Courtesy Texas A&M AgriLife ExtensionFrom left) Texas A&M AgriLife Extension citrus specialist Juan Anciso, retired plant pathologist Mani Skaria and horticulturist Barbara Storz check out micro-budded citrus trees.Retired plant pathologist Mani Skaria is taking a page from Norman Borlaug's Green Revolution and wants citrus growers to embark on an Orange Revolution.
Borlaug is known for his wheat-improvement projects during the mid-20th century.
Skaria, who spent 25 years at Texas A&M University, has urged growers to switch to high-density plantings using micro-budded trees to produce fruit more quickly, according to a news release.
That way, they can stay profitable and be one step ahead of tree-killing diseases, such as citrus greening or huanglongbing.
Barbara Storz and Juan Anciso, a Texas A&M AgriLife Extension horticulturist and citrus specialist in Hidalgo County, respectively, say they believe his system may help growers survive until a long-term solution to HLB is found.
The process developed by Skaria involves sour orange rootstock grown from seed in tubular containers.
When the rootstock is still small, it's micro-budded. Within two to three weeks, the bud begins to push and the tree is soon ready for transplanting.
Traditional nursery propagation involves 12 to 18 months before trees can be transplanted in a grove.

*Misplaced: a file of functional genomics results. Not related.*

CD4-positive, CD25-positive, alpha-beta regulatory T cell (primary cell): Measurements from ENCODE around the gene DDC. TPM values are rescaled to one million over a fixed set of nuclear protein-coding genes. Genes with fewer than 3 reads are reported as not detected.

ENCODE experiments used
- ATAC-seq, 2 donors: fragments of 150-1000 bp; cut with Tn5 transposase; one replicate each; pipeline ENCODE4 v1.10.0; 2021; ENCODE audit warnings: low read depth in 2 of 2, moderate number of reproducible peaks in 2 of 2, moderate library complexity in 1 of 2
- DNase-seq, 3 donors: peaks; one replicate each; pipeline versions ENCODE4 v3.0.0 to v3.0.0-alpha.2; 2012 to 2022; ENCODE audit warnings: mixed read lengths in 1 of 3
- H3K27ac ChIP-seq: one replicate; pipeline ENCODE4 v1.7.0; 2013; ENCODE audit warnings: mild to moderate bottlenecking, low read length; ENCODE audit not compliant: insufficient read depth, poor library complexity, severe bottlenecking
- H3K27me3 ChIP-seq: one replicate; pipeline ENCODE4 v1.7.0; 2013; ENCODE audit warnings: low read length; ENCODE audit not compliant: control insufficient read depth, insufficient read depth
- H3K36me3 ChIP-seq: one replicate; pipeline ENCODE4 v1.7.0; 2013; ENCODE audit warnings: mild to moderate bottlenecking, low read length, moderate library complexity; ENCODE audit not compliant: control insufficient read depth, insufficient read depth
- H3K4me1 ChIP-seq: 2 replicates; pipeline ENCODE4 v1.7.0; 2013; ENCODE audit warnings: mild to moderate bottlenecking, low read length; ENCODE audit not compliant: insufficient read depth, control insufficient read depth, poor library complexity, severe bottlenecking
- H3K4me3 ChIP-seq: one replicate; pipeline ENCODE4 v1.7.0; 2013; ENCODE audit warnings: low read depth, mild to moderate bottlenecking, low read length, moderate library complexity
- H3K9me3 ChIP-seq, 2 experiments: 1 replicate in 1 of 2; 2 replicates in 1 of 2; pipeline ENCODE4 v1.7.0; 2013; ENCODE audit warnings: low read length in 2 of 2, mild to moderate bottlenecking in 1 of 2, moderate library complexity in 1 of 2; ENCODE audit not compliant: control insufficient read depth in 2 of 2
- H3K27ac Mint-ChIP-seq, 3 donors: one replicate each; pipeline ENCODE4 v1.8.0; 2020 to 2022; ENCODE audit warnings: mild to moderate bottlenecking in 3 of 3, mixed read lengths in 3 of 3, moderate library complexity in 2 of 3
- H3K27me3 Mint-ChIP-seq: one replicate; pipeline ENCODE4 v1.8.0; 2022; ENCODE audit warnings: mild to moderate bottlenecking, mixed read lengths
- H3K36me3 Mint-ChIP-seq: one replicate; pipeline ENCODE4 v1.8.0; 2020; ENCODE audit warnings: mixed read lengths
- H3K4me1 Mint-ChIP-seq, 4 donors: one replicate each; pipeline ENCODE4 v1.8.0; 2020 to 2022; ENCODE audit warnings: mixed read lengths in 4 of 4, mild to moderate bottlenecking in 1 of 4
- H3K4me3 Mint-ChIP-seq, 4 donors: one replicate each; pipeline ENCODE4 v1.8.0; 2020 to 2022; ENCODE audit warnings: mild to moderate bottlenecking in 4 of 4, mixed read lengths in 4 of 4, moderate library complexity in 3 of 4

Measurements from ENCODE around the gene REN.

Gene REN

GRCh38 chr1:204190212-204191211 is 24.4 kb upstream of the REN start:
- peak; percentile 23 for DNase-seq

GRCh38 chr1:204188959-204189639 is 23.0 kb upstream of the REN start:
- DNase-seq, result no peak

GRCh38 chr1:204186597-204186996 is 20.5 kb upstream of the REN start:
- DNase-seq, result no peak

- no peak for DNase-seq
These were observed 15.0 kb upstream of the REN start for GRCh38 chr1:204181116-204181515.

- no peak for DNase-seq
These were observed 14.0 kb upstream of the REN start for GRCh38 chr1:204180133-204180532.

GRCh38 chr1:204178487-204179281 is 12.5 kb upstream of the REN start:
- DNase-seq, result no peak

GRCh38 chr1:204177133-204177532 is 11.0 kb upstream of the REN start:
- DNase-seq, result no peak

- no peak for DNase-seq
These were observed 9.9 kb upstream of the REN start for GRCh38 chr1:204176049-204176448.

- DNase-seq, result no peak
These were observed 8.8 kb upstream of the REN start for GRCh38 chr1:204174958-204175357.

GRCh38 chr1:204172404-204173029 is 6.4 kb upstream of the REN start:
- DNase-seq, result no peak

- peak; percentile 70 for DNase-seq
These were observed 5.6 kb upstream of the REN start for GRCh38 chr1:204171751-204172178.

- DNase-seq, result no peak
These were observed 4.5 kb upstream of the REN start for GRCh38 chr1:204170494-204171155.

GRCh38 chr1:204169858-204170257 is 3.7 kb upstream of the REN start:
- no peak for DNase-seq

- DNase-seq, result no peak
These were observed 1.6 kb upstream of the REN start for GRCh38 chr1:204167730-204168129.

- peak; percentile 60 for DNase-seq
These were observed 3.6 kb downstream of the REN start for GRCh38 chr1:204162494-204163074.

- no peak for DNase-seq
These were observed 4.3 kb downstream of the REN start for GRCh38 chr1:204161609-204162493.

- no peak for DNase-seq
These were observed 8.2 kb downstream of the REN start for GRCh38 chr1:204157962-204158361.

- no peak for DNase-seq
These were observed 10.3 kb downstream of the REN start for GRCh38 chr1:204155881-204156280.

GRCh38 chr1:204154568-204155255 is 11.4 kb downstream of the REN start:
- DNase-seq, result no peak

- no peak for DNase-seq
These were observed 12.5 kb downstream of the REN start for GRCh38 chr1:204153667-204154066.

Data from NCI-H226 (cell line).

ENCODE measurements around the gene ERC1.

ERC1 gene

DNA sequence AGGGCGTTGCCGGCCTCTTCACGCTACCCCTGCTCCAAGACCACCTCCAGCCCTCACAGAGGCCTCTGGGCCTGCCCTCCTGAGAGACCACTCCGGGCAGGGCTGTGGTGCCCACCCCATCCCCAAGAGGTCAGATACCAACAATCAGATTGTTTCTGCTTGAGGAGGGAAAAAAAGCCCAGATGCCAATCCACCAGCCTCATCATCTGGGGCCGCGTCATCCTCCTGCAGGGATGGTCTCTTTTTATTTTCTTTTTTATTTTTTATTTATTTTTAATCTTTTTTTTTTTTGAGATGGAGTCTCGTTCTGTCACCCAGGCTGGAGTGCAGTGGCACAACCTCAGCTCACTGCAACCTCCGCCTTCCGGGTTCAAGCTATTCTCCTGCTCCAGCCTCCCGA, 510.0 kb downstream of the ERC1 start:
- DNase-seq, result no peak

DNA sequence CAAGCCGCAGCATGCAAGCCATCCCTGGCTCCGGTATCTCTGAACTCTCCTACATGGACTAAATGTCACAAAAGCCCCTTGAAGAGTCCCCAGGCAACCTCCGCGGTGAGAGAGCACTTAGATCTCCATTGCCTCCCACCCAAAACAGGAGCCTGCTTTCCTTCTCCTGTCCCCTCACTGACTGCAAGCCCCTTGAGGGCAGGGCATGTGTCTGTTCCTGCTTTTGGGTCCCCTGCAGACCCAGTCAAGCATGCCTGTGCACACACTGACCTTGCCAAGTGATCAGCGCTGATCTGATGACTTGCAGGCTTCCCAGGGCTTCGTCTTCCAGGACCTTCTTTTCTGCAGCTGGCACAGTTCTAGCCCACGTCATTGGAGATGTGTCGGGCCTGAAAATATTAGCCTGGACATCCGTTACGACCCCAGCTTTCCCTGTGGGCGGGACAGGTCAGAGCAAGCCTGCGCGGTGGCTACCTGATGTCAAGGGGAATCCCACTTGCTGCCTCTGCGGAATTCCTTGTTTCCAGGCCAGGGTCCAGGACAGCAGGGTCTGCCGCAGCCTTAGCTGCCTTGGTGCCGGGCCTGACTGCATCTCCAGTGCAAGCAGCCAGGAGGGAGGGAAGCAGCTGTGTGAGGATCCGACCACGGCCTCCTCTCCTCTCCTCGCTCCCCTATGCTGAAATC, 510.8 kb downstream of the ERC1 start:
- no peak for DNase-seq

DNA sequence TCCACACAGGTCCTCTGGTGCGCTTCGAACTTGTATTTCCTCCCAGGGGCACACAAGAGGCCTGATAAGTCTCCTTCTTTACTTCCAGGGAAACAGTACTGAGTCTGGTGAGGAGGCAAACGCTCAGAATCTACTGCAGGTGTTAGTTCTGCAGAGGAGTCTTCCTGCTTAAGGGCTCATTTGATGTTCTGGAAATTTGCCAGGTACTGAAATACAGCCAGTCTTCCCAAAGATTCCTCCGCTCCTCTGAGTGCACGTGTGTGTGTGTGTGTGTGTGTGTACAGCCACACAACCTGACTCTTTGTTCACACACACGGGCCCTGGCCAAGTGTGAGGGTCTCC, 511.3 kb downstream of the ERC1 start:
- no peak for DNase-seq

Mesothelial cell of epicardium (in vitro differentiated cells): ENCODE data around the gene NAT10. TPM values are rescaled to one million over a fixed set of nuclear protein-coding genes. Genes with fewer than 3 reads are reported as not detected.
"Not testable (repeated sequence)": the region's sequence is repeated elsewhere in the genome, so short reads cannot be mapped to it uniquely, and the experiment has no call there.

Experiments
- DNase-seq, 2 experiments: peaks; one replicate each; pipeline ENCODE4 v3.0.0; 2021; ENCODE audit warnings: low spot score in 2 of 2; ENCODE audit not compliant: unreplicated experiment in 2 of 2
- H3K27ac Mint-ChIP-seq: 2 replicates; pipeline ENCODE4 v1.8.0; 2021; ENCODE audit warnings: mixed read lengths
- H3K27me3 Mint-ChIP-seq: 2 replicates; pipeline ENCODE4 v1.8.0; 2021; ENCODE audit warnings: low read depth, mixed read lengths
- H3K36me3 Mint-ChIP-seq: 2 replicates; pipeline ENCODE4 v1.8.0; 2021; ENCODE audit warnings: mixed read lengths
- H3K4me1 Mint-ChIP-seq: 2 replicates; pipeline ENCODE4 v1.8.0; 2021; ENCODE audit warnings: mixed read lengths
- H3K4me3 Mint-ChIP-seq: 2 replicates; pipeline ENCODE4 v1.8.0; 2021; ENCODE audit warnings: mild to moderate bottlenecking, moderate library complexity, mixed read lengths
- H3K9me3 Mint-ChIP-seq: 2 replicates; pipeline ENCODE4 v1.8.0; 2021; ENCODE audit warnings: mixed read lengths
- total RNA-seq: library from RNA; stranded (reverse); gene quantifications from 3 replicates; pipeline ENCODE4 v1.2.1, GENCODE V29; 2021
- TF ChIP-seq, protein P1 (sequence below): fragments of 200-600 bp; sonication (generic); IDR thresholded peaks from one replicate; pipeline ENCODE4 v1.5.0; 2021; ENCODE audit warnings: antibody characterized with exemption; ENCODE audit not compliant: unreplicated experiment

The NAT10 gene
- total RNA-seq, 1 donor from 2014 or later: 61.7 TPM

For reasons not yet known, micro-budded trees mature more quickly and produce more fruit sooner than traditionally grafted citrus trees.
The micro-budded trees are not genetically modified, either.
The trees begin bearing in three years.
“Normally, trees take five years before you can harvest fruit, and certainly not in the amount that this micro-budded, high-density grove is producing,” Storz said in the release. “That means that the length of time before growers start seeing a return on their investment is shortened. A grower could start harvesting fruit after only two years and by the third year, you’d be in business.”
Skaria also is advocating high-density plantings with more than 500 trees per acre compared to the traditional 121 to 130 trees per acre.
As part of his efforts, he founded MicroTek LLC, which is producing and planting citrus trees on land he purchased near Hargill.
The company also is building a propagation facility designed to turn out 5,000 micro-budded trees per week.
Skaria's goal is to eventually plant more than 1,000 acres of micro-budded high-density groves in the Rio Grande Valley.
He also plans to use windbreak trees, orchard sod and sniffer dogs to detect citrus greening.